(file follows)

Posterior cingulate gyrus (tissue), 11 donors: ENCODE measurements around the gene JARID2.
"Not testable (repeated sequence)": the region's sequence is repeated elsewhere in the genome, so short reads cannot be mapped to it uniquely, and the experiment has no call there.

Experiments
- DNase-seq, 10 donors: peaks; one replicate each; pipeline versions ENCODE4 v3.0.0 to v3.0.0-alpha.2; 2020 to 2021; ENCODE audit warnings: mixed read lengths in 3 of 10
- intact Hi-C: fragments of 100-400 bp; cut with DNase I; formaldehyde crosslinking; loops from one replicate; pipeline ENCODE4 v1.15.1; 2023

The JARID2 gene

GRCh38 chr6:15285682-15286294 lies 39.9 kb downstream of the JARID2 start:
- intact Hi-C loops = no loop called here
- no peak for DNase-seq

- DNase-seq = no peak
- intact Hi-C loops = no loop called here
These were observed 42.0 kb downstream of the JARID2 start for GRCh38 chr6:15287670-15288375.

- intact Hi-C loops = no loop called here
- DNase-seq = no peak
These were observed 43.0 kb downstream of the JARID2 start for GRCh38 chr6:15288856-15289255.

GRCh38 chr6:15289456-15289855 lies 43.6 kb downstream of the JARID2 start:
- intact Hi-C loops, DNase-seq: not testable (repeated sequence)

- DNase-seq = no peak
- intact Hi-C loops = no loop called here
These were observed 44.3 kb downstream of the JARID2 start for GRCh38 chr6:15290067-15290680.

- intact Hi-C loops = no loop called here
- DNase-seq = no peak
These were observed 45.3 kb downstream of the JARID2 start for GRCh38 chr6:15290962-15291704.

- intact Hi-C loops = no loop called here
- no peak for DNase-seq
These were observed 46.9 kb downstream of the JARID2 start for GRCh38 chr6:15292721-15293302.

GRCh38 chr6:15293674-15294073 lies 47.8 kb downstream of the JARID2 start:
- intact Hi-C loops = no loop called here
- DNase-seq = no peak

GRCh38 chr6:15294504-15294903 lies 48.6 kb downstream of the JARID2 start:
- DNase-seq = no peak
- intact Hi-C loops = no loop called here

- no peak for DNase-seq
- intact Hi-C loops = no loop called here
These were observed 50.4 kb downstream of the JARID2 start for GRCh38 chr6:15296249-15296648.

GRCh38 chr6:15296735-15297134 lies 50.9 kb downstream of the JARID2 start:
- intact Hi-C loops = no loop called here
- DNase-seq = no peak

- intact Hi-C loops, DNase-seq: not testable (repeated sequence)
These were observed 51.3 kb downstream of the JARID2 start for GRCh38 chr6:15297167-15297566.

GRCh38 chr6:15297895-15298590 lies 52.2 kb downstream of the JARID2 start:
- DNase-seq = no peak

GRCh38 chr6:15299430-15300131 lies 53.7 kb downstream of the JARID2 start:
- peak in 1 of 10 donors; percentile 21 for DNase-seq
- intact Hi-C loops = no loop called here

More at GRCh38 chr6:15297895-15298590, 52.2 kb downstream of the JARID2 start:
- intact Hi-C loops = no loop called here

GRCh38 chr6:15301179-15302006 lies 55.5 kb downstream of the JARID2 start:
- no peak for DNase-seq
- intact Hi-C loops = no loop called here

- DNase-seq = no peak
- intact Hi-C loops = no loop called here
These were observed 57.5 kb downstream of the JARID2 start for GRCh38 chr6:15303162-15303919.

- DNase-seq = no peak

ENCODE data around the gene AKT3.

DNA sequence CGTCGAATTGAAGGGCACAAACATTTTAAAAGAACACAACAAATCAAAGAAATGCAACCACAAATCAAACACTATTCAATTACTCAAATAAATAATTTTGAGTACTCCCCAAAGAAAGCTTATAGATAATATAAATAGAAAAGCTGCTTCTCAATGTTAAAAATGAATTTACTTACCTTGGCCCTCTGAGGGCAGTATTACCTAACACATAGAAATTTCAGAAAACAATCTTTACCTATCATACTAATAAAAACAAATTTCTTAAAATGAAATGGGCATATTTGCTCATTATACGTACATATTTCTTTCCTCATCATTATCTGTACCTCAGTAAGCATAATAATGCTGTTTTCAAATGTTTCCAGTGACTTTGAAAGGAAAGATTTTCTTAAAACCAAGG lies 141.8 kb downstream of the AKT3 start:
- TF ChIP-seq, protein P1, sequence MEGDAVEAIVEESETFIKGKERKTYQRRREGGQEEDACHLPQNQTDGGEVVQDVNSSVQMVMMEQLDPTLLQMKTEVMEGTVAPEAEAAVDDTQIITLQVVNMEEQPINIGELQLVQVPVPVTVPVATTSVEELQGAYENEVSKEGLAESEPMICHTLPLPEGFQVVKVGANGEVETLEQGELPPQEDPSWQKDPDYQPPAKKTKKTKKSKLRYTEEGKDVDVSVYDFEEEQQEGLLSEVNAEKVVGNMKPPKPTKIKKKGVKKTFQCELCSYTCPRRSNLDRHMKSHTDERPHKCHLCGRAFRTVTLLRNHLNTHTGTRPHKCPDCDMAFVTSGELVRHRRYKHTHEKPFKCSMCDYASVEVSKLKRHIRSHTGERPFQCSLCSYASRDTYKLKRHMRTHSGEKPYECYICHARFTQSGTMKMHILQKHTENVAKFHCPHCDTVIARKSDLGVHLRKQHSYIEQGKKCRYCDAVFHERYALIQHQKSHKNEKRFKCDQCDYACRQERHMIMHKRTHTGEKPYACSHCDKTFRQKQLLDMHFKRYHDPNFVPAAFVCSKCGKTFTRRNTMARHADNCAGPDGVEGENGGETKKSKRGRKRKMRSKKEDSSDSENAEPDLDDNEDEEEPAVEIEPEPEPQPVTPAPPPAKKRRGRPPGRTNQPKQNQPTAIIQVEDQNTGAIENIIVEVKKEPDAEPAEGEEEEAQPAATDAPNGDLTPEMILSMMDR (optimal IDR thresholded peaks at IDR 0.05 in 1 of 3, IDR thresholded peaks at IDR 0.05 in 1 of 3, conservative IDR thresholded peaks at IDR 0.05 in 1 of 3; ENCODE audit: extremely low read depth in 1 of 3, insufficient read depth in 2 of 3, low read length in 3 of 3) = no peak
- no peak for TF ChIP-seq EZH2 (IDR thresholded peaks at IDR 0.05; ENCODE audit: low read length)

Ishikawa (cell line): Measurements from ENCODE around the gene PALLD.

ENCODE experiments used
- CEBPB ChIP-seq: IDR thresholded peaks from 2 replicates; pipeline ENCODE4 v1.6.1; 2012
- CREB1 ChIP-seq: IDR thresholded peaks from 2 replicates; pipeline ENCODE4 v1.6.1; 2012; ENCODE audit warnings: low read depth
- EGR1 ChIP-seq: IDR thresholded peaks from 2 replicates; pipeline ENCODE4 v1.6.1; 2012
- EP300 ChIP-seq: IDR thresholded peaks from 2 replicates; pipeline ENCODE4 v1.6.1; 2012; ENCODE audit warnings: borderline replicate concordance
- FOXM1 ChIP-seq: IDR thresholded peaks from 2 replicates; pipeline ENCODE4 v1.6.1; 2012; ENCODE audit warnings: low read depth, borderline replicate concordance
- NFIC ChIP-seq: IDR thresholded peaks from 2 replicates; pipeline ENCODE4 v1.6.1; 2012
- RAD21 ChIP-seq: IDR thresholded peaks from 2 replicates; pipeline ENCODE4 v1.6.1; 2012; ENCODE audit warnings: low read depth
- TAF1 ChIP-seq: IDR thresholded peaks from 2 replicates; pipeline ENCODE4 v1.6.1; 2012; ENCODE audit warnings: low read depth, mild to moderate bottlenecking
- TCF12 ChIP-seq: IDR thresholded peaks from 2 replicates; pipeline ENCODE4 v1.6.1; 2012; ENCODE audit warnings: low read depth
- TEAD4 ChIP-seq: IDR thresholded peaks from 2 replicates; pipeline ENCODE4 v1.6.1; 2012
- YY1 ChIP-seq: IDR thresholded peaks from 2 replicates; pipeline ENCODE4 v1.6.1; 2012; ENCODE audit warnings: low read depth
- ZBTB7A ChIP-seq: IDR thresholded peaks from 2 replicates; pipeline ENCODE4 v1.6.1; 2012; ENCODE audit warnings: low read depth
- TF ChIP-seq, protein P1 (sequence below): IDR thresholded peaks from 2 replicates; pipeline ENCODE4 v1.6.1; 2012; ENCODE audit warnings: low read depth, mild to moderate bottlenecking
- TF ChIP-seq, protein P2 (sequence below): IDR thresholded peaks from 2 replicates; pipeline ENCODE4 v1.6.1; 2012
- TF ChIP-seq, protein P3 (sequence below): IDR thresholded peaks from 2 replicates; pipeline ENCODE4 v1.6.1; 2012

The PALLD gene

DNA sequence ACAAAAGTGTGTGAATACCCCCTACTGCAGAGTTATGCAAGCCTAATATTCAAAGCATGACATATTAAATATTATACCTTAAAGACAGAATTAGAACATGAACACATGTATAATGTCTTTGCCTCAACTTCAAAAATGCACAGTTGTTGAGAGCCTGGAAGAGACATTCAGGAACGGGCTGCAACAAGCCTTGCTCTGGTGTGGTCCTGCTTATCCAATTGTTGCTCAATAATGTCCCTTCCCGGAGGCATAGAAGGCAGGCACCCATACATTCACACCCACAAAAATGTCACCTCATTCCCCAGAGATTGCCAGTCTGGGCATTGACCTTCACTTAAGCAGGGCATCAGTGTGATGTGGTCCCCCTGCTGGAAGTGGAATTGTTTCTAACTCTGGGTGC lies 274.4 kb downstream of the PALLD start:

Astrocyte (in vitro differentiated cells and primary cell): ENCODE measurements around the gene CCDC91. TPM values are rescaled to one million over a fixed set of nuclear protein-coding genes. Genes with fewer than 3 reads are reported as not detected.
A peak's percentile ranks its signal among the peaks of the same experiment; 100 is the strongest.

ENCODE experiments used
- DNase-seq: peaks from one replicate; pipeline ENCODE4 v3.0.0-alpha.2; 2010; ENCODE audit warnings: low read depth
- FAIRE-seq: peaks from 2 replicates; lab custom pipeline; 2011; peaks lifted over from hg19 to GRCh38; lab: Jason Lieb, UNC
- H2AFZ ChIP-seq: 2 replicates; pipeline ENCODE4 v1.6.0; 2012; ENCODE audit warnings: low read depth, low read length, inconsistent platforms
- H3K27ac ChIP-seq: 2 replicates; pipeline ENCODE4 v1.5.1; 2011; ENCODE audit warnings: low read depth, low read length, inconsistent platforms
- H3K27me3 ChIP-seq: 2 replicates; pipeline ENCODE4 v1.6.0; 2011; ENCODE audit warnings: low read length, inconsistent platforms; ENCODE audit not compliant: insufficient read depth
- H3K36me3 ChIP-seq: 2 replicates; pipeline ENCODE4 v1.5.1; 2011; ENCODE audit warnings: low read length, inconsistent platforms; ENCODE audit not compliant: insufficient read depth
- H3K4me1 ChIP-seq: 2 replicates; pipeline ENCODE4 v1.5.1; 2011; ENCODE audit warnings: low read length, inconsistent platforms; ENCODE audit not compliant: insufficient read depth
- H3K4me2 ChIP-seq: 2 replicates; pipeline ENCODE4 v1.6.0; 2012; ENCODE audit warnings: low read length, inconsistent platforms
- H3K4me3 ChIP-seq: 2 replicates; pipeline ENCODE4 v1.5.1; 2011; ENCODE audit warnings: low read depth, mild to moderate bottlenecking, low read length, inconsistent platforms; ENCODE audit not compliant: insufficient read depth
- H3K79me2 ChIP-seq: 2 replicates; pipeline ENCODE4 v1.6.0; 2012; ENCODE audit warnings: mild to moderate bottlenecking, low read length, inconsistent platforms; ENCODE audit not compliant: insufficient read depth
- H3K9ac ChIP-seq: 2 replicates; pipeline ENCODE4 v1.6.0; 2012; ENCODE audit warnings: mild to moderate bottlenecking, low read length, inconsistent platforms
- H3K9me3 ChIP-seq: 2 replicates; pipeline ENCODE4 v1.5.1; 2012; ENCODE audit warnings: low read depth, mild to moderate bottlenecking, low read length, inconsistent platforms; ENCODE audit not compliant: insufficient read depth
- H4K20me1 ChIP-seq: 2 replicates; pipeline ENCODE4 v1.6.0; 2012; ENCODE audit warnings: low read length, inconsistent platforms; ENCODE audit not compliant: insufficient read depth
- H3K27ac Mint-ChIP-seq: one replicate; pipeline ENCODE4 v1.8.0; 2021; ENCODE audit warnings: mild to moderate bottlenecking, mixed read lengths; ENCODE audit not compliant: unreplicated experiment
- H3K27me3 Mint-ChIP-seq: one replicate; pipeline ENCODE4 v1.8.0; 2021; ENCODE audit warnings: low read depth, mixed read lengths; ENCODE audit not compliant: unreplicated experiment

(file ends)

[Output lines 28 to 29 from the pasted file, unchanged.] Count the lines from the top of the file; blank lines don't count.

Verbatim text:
- intact Hi-C loops = no loop called here
- DNase-seq = no peak